OK, so let’s get back to discussing what is in a policy list. Each list may contain zero or one PCONF element and zero or one MLE element. Note that an SBIOS element is only valid in a platform supplier policy and is not used for the launch control policy.

Specifying Platform Configuration: The PCONF Element

The launch control policy allows the platform owner to specify what is considered an acceptable platform configuration. In the policy generator, the manager would select Add PCONF and the tool would display PCONF information, as illustrated in Figure 3-10.
Figure 3-10.

PCONF policy generator

Up to this point, we have revealed that a set of measurements has been made and stored in protected Platform Configuration Registers (PCRs). This starts with the “static root of trust” measurement, which is stored in PCR 0 and the platform firmware makes additional measurements into PCRs 0–7.
  • PCR0 - CRTM, BIOS, and Host Platform Extensions

  • PCR1 - Host Platform Configuration

  • PCR2 - Option ROM Code

  • PCR3 - Option ROM Configuration and Data

  • PCR4 - IPL Code (usually the MBR)

  • PCR5 - IPL Code Configuration and Data (for use by the IPL Code)

  • PCR6 - State Transition and Wake Events

  • PCR7 - Host Platform Manufacturer Control

These first eight PCRs can be thought of as measuring the platform configuration. However, you might not want to include all of these in the matrix that determines if the platform configuration is trusted. For example, if you were concerned only in assuring the BIOS has not been corrupted and that the Master Boot Record has not been altered, then you would only need to specify that PCR0 and PCR4 contain expected values.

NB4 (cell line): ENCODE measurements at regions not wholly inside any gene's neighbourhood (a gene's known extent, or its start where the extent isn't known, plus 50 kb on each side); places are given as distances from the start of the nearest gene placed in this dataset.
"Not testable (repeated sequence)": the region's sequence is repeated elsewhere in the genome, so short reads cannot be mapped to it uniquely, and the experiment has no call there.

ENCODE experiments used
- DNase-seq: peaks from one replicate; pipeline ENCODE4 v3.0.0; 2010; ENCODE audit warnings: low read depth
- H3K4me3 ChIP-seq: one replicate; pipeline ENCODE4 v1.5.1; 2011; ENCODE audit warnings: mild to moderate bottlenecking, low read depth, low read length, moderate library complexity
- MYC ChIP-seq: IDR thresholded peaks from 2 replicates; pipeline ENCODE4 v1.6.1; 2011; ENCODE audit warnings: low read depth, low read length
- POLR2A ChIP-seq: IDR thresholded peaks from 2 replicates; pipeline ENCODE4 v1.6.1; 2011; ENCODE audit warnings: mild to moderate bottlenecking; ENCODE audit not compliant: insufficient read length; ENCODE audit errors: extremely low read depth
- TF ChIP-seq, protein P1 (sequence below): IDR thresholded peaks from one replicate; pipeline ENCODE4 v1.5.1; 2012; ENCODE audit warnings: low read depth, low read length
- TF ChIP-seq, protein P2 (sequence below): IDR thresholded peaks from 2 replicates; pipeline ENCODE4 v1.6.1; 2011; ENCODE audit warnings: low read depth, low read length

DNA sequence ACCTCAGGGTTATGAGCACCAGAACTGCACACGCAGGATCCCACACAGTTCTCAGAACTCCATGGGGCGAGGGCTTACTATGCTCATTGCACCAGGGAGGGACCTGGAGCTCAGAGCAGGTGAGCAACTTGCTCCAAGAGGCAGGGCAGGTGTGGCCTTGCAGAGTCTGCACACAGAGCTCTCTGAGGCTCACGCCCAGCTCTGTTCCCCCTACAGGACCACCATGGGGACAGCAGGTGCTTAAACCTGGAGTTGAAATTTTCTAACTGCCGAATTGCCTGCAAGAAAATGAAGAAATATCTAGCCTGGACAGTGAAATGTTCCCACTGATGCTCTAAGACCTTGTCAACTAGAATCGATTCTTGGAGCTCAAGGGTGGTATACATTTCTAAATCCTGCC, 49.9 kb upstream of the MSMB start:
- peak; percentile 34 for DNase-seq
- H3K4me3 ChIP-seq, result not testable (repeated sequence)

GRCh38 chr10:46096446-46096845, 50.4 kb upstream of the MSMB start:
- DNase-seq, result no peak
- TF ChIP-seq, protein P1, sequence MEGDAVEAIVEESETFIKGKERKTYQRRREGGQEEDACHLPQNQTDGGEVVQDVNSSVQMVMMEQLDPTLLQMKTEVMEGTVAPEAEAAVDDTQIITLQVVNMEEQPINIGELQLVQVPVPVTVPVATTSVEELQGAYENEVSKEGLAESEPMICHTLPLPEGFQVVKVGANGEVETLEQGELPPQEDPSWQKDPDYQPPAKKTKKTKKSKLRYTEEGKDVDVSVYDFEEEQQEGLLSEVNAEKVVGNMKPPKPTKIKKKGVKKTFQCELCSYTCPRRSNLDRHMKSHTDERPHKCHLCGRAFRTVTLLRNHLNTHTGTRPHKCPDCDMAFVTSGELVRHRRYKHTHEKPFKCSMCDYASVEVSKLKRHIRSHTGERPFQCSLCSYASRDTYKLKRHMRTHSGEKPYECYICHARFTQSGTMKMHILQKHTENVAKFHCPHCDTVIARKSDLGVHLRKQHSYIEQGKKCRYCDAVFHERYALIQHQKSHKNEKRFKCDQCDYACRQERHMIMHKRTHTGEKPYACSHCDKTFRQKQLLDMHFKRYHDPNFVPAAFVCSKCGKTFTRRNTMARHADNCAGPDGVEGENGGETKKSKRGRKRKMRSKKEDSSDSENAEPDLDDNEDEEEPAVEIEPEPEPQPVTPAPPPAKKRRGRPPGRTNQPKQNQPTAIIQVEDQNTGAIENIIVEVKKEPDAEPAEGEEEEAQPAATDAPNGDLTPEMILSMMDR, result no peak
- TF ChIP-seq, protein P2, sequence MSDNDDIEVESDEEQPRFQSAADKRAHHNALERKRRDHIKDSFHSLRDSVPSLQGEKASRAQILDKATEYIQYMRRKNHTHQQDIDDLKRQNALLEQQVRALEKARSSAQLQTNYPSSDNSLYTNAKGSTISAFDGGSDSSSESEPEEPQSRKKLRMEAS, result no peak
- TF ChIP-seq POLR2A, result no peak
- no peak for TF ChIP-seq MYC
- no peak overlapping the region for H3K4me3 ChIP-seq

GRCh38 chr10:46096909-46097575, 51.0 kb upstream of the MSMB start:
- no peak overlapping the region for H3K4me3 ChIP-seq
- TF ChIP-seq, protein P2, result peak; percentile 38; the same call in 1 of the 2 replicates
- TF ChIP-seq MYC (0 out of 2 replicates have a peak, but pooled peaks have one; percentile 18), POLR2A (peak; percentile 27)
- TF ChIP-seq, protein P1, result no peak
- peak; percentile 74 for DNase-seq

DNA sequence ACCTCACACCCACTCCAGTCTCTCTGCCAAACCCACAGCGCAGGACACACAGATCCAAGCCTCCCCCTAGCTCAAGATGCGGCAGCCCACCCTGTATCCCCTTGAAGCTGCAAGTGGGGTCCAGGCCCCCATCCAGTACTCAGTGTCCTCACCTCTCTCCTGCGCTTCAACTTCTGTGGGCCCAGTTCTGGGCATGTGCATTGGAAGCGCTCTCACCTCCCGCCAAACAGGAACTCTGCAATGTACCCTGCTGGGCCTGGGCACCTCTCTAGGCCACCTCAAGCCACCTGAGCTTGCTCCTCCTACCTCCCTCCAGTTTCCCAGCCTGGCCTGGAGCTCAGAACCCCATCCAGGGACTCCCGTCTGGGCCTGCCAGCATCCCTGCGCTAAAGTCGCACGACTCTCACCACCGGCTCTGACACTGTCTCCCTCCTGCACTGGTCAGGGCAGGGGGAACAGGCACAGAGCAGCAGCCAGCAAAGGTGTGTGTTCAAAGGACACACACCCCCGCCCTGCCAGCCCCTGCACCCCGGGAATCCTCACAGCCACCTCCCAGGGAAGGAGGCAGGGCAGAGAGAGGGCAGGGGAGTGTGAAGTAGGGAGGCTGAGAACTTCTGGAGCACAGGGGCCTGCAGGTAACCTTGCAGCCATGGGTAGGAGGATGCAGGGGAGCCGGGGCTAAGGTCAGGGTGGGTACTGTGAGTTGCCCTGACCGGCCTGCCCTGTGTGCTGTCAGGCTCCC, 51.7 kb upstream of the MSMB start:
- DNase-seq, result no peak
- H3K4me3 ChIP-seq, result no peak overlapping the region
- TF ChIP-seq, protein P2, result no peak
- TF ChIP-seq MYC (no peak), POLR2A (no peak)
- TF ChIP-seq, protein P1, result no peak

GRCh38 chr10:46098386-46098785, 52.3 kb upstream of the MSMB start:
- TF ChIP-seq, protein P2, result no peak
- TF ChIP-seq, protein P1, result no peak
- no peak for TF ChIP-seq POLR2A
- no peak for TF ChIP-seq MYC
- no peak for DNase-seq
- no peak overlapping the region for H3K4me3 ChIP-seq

Intel TXT allows the platform owner to specify a set of PCRInfo structures, where each PCRInfo structure describes an acceptable platform configuration and the content of a PCRInfo specifies which PCRs are to be considered (and the resulting hash of those PCRs). We refer to this set of PCRInfos as the platform configuration (PCONF) policy.

The policy generator allows the manager to add a new PCRInfo to the PCONF policy or select an existing one to delete or modify. To be able to create a PCRInfo, the tool needs the PCR values. The PCR Dump tool performs this task and is run on the platform that is being added to the policy. The PCR Dump tool captures all of the PCR measurements so that the manager can specify any combination of PCRs. The manager simply selects the PCR dump file and specifies which PCRs. In Figure 3-10, we see that the user selected PCRs 0, 2, 4, and 5 from a PCR dump file named PlatformA_BiosD28.pcr. When the user builds the policy, the generator will create a PCRInfo by generating a hash of the PCR0, 2, 4, and 5 values from the specified PCR file. The user specifies as many PCRInfos as desired, each specifying a PCR file name and set of PCRs. However, what is placed in the policy data structure is only the list of PCRInfo (that is, the PCR selections and respective composite hashes.

At the time of the measured launch, the policy engine evaluates each PCRInfo in the PCONF policy until it finds a match. It evaluates a PCRInfo by reading the current values of the specified PCRs, creating a composite hash from them, and comparing that result to the composite hash specified in the PCRInfo. A match means that the specified PCRs contain the exact same measurement values that were used in calculating the PCRInfo. Thus, the platform has a known acceptable configuration.

If there is no PCONF policy element (this is not the same as no PCRInfos) then the PCONF policy equates TRUE. If one of the PCRInfos evaluates TRUE, then the PCONF policy evaluates TRUE. Otherwise (no PCRInfos match), the PCONF policy evaluates FALSE, which means the platform configuration is not in policy, which results in a TXT reset.

One last point, there may be multiple lists in the policy data structure and each list may contain a PCONF element. For the PCONF policy to pass, it only requires a match in any of the elements.

Specifying Trusted Operating Systems: The MLE Element